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New chief of Greater Sudbury Police should be selected by March

By: Darren MacDonald - Sudbury Northern Life

 | Jan 08, 2014 - 7:50 PM |
Dan Markiewich, right, is the acting chief of Greater Sudbury Police Service until a replacement for Frank Elsner, left, is found, likely in March. Deadline to apply to be Sudbury's permanent chief of police is Jan. 17. File photo.

Dan Markiewich, right, is the acting chief of Greater Sudbury Police Service until a replacement for Frank Elsner, left, is found, likely in March. Deadline to apply to be Sudbury's permanent chief of police is Jan. 17. File photo.

Also, Azilda collision reporting centre reduces demand on frontline officers

The city should have a new police chief by March, says the new chair of Sudbury's Police Services Board.

Gerry Lougheed Jr., who was elected chair Wednesday, said Odgers Berndtson, the head hunting firm leading the search, is well into the process and expects to have a list of names of potential candidates in place in the coming weeks.

“We'll have a more detailed update in February,” Lougheed said.

The deadline to apply for the job is Jan. 17, although the firm maintains a database of qualified candidates. The new chief will replace Frank Elsner, who now heads the force in Victoria, B.C. Dan Markiewich is the acting chief of police until a successor is chosen.

Collision reporting centre having an impact
Greater Sudbury Police are only called out to half of the motor vehicle collisions in the city, thanks to the success of the collision reporting centre in Azilda, board members were told Wednesday.

The centre, which is funded by the insurance industry, handles roughly half the accident reports for the close to 4,000 accidents in Sudbury each year.

Sgt. Tim Ross told board members the centre is not only a safe place for drivers to process the information following a minor accident, it allows police to focus on other duties.

“It would normally take an officers 50-70 minutes to attend the scene,” Ross said, adding the centre saves frontline officers about 2,000 hours a year in lost time.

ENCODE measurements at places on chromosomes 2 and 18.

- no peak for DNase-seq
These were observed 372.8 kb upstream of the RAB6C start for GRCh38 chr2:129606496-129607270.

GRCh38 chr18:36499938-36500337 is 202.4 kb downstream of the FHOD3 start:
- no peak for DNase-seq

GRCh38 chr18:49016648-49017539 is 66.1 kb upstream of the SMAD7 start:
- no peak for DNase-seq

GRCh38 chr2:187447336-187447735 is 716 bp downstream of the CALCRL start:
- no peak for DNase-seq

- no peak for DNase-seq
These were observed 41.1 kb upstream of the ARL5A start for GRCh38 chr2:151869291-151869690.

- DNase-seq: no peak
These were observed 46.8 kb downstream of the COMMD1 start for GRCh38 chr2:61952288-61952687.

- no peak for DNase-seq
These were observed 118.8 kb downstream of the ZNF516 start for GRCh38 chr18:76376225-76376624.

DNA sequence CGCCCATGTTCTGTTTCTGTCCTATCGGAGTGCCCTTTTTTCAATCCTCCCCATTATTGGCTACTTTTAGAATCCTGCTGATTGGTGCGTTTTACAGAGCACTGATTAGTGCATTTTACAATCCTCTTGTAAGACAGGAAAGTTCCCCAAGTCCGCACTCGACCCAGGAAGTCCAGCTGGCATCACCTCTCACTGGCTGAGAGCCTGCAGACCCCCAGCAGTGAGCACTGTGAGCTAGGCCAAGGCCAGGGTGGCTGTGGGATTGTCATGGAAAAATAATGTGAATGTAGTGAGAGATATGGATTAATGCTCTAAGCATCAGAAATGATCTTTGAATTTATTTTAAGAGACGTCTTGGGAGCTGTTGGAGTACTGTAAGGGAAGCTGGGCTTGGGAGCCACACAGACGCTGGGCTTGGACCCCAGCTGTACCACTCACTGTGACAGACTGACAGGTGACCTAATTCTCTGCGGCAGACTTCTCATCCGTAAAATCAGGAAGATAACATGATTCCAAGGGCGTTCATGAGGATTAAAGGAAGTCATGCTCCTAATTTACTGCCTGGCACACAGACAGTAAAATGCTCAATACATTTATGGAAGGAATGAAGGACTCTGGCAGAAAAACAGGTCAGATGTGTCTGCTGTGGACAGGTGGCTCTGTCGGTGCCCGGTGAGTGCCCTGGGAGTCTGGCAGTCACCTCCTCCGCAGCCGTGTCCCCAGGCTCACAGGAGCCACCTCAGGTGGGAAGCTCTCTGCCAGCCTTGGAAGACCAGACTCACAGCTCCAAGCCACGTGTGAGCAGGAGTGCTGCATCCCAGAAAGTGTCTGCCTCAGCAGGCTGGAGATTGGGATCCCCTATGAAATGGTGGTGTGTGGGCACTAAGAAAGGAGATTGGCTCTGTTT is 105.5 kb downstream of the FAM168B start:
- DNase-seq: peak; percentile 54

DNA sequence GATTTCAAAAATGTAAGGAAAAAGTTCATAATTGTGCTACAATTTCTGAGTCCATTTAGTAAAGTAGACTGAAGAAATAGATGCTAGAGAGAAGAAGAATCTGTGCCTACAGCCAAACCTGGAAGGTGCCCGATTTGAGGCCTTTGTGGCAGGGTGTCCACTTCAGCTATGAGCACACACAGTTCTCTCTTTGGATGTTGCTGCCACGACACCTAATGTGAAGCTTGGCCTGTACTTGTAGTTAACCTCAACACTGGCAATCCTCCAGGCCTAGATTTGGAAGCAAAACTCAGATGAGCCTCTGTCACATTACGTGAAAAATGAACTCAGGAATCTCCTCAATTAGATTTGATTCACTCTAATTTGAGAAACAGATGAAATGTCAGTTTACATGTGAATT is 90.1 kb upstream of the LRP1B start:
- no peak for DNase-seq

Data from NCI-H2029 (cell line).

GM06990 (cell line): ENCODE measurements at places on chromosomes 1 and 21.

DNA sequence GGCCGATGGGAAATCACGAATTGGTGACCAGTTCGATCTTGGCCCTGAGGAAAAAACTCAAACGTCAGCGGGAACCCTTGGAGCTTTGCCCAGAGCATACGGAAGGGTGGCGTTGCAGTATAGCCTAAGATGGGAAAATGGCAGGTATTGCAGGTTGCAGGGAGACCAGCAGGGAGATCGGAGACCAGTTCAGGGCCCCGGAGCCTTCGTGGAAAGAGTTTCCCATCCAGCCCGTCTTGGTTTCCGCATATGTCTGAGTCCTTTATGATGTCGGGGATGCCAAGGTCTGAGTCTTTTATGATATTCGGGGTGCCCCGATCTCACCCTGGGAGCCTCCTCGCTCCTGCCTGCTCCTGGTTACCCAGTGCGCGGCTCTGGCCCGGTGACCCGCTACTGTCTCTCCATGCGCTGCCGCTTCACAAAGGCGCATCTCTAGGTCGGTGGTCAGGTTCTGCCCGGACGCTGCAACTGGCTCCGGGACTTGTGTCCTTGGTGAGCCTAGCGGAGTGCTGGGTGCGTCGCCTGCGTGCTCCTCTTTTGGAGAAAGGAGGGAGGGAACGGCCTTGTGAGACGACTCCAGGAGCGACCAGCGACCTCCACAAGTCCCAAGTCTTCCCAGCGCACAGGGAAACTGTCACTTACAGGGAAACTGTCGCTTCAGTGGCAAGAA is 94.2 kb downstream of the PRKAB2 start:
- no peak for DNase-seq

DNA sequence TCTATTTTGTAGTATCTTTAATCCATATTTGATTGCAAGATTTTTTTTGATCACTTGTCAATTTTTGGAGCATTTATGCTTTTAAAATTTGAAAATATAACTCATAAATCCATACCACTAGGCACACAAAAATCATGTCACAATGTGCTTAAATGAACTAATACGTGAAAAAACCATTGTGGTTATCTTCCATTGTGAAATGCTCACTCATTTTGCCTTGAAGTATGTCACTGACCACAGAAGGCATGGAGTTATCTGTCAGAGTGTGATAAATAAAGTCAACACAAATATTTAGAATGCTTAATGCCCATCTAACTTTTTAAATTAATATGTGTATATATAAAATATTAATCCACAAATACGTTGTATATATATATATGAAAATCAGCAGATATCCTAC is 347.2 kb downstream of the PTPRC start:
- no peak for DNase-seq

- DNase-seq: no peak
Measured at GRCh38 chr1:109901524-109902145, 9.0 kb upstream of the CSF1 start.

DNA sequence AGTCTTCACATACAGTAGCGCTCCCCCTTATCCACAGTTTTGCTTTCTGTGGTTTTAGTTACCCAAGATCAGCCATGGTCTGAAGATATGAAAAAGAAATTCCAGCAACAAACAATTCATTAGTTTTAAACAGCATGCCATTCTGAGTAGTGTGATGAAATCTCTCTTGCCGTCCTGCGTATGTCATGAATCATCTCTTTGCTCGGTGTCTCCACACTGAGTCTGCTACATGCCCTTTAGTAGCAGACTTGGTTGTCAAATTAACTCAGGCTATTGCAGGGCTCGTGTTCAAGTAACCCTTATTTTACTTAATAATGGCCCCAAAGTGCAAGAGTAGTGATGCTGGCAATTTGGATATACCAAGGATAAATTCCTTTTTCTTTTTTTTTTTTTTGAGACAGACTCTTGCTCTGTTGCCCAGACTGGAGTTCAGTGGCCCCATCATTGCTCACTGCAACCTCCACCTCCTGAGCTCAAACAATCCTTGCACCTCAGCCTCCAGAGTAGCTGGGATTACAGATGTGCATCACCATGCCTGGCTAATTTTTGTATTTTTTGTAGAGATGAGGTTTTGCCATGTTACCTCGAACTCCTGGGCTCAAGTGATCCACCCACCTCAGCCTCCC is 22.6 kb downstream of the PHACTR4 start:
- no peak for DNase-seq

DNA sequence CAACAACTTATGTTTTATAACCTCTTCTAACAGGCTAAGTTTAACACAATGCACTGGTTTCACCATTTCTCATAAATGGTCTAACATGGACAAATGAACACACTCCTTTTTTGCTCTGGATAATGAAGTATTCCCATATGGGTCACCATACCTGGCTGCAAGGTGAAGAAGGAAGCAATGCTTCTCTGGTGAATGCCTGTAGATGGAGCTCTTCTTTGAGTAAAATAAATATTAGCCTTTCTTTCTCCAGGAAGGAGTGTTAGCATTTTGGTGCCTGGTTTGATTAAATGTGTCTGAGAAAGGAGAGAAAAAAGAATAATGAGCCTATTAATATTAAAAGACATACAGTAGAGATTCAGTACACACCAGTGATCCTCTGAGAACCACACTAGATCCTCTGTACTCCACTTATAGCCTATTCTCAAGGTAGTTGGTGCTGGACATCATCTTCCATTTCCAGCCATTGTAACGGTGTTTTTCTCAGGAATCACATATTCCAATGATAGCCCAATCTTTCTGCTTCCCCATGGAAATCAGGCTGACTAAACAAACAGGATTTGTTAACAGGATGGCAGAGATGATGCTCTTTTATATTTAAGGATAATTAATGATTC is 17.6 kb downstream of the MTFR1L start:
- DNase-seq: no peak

The centre only handles minor accidents in which no one is injured, no pedestrians or other types of vehicles are involved, he added. Staff at the centre upload the accident reports directly to the Ministry of Transportation, saving even more staff time, he said.

The centre also provides detailed data for police, allowing them to quickly access collision statistics. And starting in July, the reports will be inputted electronically, rather than being transcribed from paper reports, meaning real-time statistics will be available to police and the MTO.

“No more paper will be accepted,” Ross said.

New model for policing
A new community safety model for policing – some of which has already been adopted in Sudbury – is being embedded in the policing culture, board members were told Wednesday.
The model aims to reduce the number of calls police must respond to by working to reduce the root causes of the emergency calls.

Dr. Hugh Russell, who is leading the development of the model as part of a provincial committee, said 80 per cent of emergency calls to police in Ontario aren't for incidents that are crimes. Instead, they are related to social issues. So even as crime rates drop in the province, calls for service are increasing, meaning costs are rising at “an alarming rate.”
To address the problem, he said policing culture must change from primarily responding to emergencies to preventing them in the first place. That involves identifying the reason why people break the law, identifying neighbourhoods at risk, and then working with residents and other organizations to find ways to lower the risk of problems.

“Police are not traditionally good at crime prevention,” Russell said. “Everything has to be rethought.”

For example, they know that truancy often leads to more theft, drug taking and other crimes. So they have to look at the causes of truancy, such as problematic parenting or domestic violence. Educating parents is one way to deal with the root causes, but that means police have to work with schools and other agencies to make such a program possible.

Sudbury is already a leader in the initiative, he said, citing the city's mental-health diversion program that has officers taking people to walk-in clinics dedicated to dealing with their issues, rather than to the emergency department, where they must wait several hours before being assessed.

“Greater Sudbury has already taken this further than any other police service in Ontario,” Russell said.

He's working on having the community policing model incorporated into the curriculum at the Ontario Police College.
Darren MacDonald

Darren MacDonald

Staff Writer


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